VBA for Excel Lesson 3:The Properties Window in the Visual Basic Editor of Excel
Note: Print this page, open Excel and a open a new workbook. Use ALT/F11 to open the Visual Basic Editor as you learned in lesson 1.
The Properties window shows you the properties of the component that is selected in the Project Window (single click). For example in the new workbook if you single click on "Sheet1" in the Project Window you see the properties of sheet1 in the Properties Window like in the image below.
As you can see, a worksheet has 12 properties that you can change in this Properties window. Notice that there are 2 "Name" properties. On the first line there is the programmatical name of the sheet (Sheet1). You will discover later the advantages and disadvantages of changing this property. The second "Name" property (9th line) is the name (or caption) that appears on the tab of the sheet in Excel.
Changing the "Name" Property
Exercise 3 (Create your first macro and use it)
Step 1: Go to Excel (ALT/F11) and notice the names on the three tabs of "Sheet1" as in the image below.
Step 2: We will change the name (Caption) on the tab of "sheet1" to "Introduction". To do so right-click on the tab of the sheet and the following dialog window appears:
Step 3: Select "Rename". The menu disappears and the name of Sheet1 is highlighted. Enter "Introduction" and this new name will replace "Sheet1" when you click "Enter". The end result is illustrated in the image below.
Step 4: Come back to the Visual Basic Editor (ALT/F11) and notice in the Properties window that the property "Name" (the ninth property, the one without the parentheses) has changed to "Introduction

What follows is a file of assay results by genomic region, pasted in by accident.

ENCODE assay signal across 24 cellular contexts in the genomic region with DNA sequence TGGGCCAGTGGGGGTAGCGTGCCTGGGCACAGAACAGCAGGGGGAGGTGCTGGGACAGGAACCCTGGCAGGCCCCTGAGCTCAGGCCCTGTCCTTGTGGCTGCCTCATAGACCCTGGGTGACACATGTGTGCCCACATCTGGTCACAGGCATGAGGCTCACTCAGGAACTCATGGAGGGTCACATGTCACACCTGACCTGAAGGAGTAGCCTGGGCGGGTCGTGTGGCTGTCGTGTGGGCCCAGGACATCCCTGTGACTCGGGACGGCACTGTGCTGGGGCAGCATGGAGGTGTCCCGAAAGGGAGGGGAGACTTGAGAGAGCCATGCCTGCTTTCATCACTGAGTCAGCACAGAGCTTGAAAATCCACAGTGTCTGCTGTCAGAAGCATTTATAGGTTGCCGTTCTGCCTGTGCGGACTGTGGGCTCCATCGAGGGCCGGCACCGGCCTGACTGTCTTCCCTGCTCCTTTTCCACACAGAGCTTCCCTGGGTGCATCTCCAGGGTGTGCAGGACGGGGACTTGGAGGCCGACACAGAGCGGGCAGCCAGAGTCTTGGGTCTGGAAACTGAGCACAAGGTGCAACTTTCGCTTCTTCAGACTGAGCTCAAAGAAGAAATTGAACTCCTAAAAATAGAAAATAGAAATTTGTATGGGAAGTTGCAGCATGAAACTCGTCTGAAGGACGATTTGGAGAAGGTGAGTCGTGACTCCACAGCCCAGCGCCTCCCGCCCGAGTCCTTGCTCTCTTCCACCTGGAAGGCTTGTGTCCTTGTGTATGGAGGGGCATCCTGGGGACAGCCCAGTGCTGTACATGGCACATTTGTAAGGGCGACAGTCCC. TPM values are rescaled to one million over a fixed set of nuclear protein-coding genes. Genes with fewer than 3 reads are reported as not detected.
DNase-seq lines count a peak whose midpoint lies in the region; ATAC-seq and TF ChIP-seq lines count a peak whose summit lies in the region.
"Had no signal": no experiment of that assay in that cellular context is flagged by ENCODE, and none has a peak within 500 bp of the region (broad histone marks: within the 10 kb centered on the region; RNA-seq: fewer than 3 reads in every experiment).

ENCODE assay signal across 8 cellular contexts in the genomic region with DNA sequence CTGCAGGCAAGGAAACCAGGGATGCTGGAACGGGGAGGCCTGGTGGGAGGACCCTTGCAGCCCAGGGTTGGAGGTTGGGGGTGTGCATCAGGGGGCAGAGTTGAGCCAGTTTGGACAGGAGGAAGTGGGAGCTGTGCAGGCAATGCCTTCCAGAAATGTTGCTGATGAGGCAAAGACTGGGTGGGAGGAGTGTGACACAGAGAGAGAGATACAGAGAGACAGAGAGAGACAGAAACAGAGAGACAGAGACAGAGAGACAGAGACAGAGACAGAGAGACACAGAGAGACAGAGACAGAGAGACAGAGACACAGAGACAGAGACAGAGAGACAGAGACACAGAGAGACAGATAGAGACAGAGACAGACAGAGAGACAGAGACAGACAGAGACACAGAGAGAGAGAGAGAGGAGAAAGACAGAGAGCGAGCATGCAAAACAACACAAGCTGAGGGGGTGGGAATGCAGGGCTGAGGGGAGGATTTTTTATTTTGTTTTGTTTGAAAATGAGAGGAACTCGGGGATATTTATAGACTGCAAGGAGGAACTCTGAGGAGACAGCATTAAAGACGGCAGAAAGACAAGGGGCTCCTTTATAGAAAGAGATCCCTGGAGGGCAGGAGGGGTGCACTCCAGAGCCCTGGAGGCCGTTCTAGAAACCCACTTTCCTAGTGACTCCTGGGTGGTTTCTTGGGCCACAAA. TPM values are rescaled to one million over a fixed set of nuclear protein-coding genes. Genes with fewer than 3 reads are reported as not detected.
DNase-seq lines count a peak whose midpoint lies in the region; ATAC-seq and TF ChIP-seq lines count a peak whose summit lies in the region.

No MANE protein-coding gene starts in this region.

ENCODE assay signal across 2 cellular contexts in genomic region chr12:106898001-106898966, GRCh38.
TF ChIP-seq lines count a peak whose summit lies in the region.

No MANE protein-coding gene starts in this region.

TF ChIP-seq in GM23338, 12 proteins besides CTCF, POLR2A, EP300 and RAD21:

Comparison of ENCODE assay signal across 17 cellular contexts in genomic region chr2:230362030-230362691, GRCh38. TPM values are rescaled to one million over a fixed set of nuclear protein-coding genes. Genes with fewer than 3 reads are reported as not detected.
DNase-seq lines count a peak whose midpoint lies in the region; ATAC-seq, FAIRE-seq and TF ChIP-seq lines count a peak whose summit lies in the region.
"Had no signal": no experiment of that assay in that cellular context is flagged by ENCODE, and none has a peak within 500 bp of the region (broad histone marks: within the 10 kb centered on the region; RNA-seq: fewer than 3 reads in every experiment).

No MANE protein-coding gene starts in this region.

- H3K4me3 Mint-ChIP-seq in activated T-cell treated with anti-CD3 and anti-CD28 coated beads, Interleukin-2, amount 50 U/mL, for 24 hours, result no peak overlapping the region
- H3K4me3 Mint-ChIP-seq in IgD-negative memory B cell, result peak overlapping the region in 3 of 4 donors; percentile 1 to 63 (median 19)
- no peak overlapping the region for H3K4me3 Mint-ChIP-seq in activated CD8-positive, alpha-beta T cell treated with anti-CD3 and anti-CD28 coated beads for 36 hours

As you have now learned the name of the sheet can be changed from Excel. We will now complete another smal exercise to change the name from the VBE Properties window.
Exercise 4 (Create your first macro and use it)
Step 1: In the VBE select "Sheet2" in the Project window. On line 9 of the Properties window double-cllck on "Sheet2" and enter the name Spreadsheet. Click "Enter"
Step 2: Go to Excel and notice that you now have a sheet named "Spreadsheet" .
Setting and modifying properties of objects in the Properties Windows is something that you will have to do a lot when you start developing userforms (see lessons 24 to 33).
Until then you will change a small number of properties including the very important "Visible" property of the sheets to one of its three values. To see the equivalent of the image below, select Sheet2(Spreadsheet) in the Project window. Click on the word "Visible" on the 12th line of the Properties window. A dropdown arrow appears in the cell to the right. Click on the arrow and you can select one of the three properties.
In lesson 3 of the downloadable the tutorial on VBA for Excel you will discover how useful the "xlSheetVeryHidden" property can be. This property of a sheet can be used -- for example, to hide salaries in a budgeting application or prices in an estimation application -- making sensitive data inaccessible to the unauthorized users of your workbooks.
You will also learn how to name your modules and work with a few other properties of the objects appearing in the Project Window.
Close the VBE and close Excel without saving anything.
We hope you have enjoyed this introduction to lesson 3
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